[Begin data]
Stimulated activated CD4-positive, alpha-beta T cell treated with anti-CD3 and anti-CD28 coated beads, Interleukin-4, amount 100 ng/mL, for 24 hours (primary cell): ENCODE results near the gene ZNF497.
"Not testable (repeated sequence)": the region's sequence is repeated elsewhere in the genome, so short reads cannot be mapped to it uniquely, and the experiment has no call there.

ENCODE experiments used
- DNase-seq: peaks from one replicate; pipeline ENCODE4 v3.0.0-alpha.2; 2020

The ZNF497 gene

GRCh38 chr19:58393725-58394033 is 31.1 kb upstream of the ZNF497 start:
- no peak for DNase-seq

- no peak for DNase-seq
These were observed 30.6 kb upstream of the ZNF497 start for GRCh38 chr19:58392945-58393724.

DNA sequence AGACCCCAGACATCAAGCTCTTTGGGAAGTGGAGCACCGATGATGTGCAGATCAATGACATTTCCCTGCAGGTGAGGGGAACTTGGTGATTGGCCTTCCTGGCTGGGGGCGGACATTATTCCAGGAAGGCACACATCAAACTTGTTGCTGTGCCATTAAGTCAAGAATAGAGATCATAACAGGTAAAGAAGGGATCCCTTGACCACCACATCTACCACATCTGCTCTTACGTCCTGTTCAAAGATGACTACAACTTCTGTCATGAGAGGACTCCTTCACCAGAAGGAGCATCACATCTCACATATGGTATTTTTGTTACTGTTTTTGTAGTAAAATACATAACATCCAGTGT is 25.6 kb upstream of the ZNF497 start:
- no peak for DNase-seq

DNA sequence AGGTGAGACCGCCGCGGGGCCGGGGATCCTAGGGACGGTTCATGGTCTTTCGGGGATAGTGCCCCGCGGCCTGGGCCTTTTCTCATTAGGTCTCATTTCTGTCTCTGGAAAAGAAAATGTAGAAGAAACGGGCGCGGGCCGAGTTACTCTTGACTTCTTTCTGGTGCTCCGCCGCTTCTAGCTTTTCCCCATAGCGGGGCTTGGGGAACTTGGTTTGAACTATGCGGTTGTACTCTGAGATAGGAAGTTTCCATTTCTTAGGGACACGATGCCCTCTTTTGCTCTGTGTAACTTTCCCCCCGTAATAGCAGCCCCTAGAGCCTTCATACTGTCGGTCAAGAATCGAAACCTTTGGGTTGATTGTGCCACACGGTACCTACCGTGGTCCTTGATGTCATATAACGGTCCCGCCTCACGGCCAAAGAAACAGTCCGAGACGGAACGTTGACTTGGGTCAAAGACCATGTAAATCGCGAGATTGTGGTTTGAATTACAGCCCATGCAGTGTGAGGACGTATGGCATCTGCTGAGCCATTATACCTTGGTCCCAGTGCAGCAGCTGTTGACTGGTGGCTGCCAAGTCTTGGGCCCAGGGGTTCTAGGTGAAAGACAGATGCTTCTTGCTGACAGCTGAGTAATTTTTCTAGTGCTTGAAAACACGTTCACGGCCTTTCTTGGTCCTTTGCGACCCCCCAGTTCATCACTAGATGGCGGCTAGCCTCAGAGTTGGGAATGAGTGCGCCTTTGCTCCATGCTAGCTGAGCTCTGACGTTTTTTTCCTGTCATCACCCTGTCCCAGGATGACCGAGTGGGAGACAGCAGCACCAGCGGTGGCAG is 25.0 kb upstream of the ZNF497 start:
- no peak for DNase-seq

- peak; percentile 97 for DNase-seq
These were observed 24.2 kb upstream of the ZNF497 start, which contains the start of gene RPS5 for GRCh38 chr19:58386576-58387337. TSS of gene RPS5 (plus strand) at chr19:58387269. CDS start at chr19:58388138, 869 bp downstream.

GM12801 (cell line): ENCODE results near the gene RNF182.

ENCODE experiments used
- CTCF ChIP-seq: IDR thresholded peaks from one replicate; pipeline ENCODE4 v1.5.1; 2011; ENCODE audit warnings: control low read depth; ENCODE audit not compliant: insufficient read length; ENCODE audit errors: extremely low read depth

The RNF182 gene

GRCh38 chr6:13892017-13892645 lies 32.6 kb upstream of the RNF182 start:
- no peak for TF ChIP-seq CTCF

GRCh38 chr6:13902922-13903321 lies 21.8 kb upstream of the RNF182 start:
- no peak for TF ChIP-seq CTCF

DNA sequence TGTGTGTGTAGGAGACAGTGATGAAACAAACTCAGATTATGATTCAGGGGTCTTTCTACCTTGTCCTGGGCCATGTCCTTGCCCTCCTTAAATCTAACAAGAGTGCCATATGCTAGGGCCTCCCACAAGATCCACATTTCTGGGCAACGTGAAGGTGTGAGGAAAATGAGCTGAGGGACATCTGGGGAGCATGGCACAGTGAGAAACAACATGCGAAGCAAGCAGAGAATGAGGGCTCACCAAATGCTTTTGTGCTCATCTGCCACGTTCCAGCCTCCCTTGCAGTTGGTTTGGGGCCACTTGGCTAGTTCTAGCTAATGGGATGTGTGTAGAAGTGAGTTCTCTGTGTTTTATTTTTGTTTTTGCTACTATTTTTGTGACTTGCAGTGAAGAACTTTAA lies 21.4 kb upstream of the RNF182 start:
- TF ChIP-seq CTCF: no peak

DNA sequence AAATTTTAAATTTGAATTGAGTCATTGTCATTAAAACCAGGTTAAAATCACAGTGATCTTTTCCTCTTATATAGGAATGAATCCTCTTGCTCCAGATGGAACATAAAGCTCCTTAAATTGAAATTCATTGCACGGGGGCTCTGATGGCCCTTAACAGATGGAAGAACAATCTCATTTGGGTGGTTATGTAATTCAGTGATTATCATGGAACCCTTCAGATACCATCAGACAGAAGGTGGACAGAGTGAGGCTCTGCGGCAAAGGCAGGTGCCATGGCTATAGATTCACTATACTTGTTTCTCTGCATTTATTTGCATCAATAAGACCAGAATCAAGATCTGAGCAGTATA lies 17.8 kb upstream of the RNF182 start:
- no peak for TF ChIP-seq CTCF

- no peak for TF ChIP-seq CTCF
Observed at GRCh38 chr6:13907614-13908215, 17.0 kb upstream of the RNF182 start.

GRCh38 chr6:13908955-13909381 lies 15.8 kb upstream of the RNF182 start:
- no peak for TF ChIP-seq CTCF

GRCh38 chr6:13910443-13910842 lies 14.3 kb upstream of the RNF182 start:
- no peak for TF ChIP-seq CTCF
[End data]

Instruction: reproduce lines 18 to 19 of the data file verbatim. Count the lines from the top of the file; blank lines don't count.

- CTCF ChIP-seq: IDR thresholded peaks from one replicate; pipeline ENCODE4 v1.5.1; 2011; ENCODE audit warnings: control low read depth; ENCODE audit not compliant: insufficient read length; ENCODE audit errors: extremely low read depth

The RNF182 gene